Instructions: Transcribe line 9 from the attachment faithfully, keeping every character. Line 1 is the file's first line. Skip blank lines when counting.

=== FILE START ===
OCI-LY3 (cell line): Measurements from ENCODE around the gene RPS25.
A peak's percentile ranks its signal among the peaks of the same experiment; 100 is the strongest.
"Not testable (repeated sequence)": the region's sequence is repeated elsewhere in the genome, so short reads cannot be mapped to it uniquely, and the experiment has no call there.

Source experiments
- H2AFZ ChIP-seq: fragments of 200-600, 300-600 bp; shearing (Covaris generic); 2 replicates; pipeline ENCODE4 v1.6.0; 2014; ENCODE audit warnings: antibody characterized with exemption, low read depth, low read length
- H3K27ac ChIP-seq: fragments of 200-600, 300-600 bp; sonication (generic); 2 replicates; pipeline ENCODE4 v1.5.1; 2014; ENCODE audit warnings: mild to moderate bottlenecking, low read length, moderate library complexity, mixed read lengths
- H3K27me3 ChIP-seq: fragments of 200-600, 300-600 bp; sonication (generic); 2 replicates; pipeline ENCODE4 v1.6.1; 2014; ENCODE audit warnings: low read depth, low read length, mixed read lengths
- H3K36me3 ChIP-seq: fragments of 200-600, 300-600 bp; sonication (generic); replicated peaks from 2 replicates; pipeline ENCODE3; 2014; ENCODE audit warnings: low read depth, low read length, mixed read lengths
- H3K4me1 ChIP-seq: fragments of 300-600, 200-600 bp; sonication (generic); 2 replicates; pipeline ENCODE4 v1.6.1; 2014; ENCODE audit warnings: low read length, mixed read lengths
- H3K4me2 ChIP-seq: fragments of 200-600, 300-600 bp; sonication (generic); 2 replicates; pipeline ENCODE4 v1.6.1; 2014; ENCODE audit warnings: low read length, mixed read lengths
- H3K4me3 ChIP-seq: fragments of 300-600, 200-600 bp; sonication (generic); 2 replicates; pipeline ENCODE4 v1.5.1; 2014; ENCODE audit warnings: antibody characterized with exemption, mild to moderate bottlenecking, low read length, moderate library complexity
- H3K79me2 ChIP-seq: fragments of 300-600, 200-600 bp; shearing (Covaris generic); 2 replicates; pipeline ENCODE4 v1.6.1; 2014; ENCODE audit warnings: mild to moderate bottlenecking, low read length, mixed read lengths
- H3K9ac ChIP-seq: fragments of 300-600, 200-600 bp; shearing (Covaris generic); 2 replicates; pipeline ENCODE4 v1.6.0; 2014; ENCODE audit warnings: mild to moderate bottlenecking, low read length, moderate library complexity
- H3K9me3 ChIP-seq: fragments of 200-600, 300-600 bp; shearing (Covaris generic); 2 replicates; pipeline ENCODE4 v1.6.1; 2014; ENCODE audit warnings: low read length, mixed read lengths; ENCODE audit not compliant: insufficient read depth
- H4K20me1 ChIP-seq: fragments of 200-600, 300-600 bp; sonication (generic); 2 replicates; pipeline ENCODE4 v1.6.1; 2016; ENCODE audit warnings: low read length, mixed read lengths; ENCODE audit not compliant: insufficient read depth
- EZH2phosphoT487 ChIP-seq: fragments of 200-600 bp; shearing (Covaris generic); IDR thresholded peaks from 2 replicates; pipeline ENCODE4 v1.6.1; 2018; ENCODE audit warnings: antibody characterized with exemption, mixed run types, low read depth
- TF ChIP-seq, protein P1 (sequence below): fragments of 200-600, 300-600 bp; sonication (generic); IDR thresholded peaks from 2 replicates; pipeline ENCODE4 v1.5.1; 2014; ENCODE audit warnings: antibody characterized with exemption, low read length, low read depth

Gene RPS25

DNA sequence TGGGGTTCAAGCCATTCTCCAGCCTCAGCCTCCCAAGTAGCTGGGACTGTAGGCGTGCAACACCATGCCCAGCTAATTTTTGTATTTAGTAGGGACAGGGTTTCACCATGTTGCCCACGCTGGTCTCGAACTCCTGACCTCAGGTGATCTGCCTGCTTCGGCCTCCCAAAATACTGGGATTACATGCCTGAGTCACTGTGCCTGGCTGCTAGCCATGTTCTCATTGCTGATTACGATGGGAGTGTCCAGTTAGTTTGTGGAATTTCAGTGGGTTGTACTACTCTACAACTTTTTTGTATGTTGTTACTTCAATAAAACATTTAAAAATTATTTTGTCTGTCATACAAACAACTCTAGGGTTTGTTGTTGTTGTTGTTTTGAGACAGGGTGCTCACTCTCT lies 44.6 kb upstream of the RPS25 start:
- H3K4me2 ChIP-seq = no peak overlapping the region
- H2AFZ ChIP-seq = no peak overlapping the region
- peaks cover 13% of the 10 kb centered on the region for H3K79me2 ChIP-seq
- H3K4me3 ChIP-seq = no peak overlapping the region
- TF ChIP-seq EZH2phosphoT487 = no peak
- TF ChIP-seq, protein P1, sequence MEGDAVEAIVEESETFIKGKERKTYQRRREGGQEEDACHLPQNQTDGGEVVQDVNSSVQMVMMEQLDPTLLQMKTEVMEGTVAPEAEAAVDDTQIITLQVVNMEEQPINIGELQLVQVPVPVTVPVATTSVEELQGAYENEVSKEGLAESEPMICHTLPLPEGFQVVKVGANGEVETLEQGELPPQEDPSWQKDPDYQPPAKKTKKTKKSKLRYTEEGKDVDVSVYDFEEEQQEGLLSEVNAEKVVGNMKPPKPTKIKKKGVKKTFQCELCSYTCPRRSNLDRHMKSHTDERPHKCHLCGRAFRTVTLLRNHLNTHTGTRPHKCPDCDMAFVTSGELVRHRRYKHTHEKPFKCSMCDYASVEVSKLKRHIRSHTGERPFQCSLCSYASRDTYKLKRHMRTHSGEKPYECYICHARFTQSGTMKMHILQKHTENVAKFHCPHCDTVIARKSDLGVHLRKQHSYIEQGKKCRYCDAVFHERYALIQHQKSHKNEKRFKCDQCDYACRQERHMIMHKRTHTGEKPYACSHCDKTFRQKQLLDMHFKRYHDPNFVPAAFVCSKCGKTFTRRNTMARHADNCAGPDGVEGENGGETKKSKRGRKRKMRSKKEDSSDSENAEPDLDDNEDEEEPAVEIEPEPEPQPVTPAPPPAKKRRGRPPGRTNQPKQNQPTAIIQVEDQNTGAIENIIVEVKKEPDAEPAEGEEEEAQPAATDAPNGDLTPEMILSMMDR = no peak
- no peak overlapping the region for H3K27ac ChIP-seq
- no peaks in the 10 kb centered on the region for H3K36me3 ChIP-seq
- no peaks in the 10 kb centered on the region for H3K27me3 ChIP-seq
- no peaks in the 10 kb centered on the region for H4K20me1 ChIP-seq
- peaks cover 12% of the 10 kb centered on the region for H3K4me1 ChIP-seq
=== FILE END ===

- H3K4me1 ChIP-seq: fragments of 300-600, 200-600 bp; sonication (generic); 2 replicates; pipeline ENCODE4 v1.6.1; 2014; ENCODE audit warnings: low read length, mixed read lengths